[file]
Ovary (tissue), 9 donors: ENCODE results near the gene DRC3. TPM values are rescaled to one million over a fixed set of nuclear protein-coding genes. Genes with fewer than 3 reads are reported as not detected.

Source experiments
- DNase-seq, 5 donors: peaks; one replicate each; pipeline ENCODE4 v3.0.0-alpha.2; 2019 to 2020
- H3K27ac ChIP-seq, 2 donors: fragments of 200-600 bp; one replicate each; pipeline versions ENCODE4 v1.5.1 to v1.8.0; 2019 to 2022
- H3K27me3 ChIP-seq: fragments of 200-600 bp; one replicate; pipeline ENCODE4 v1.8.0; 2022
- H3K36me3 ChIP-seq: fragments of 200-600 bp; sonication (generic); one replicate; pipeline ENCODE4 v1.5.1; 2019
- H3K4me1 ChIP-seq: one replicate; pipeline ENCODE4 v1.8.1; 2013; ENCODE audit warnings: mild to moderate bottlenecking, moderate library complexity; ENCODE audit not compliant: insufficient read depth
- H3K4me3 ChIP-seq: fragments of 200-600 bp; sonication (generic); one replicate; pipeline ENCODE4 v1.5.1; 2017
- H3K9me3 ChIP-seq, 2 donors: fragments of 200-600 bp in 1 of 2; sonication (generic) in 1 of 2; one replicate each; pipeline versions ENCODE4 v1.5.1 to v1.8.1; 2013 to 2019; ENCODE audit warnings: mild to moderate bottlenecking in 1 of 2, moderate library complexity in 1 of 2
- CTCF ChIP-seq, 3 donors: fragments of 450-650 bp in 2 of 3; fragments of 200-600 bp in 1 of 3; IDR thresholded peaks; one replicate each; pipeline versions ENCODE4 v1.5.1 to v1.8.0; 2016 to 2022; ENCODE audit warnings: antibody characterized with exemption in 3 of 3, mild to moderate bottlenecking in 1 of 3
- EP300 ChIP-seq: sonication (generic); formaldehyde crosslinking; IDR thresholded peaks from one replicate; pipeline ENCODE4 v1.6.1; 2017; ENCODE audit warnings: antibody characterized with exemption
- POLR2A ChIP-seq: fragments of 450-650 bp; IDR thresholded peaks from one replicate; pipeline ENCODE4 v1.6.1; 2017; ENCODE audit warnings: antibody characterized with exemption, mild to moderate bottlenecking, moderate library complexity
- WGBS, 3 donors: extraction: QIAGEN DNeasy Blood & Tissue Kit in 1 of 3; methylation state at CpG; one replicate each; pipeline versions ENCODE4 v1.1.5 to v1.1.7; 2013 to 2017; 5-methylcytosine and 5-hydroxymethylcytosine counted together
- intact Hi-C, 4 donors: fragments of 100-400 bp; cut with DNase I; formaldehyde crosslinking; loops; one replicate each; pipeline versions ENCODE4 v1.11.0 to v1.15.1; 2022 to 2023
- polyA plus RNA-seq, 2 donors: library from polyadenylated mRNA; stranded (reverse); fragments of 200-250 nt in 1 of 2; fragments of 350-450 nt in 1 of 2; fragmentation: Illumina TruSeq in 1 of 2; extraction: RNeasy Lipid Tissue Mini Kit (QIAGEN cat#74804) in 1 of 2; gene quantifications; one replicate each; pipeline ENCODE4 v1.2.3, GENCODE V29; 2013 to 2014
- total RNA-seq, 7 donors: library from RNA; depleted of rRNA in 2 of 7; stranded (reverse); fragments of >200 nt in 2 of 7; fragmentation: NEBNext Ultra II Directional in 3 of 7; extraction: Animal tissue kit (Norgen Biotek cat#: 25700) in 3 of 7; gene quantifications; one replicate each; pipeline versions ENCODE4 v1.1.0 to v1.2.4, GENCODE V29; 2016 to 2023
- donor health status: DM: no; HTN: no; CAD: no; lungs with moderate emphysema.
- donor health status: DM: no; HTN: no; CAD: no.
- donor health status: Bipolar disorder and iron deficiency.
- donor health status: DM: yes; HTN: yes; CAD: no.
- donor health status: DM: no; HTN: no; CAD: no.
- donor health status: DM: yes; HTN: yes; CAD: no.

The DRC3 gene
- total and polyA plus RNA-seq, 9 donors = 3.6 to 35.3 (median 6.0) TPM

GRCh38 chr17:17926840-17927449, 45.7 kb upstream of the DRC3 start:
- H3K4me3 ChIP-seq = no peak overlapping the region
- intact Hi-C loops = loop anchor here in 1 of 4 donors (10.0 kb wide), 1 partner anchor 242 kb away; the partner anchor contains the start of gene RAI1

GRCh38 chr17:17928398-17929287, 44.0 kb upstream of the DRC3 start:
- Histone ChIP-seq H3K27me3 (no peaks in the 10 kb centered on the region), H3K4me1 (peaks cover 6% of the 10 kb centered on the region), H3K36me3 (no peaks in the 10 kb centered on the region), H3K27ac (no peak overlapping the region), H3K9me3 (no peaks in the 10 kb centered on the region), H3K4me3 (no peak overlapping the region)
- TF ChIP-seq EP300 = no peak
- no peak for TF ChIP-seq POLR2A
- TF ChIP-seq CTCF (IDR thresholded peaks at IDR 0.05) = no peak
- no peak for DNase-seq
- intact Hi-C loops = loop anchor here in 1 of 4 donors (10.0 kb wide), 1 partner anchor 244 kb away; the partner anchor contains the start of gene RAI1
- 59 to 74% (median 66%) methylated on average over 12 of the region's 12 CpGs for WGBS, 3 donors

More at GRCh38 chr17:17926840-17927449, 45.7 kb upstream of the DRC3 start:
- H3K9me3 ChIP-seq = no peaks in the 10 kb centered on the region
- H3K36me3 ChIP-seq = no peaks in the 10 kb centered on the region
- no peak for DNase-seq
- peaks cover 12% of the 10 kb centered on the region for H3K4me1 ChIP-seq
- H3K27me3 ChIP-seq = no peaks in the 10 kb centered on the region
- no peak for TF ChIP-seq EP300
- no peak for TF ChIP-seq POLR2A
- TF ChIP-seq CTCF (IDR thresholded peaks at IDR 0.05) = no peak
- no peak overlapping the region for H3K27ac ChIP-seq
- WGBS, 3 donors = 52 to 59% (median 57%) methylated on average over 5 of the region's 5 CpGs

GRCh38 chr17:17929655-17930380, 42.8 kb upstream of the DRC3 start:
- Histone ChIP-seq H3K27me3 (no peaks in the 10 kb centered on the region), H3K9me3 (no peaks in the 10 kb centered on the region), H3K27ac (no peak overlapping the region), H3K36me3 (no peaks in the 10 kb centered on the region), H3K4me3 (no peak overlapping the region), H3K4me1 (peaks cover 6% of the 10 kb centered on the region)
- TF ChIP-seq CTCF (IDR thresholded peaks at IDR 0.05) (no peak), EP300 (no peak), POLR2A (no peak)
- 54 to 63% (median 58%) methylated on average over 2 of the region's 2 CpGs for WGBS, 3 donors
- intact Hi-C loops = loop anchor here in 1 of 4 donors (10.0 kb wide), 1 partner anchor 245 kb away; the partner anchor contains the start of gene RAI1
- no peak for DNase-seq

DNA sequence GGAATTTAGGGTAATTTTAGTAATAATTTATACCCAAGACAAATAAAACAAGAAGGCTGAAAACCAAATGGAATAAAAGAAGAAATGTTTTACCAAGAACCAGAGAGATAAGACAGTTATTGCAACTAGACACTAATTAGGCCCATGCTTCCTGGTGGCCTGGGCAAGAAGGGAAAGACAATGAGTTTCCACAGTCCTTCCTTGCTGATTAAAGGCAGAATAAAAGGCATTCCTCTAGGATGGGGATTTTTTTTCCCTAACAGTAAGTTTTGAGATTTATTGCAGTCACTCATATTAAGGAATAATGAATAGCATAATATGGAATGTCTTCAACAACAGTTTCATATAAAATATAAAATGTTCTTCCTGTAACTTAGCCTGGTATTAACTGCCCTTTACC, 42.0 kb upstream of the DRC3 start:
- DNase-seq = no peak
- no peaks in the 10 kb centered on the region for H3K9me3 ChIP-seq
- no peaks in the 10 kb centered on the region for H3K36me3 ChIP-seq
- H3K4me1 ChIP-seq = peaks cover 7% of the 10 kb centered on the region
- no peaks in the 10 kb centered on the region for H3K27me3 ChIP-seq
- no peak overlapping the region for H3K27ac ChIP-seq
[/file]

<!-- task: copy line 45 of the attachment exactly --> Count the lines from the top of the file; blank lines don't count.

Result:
- no peak overlapping the region for H3K27ac ChIP-seq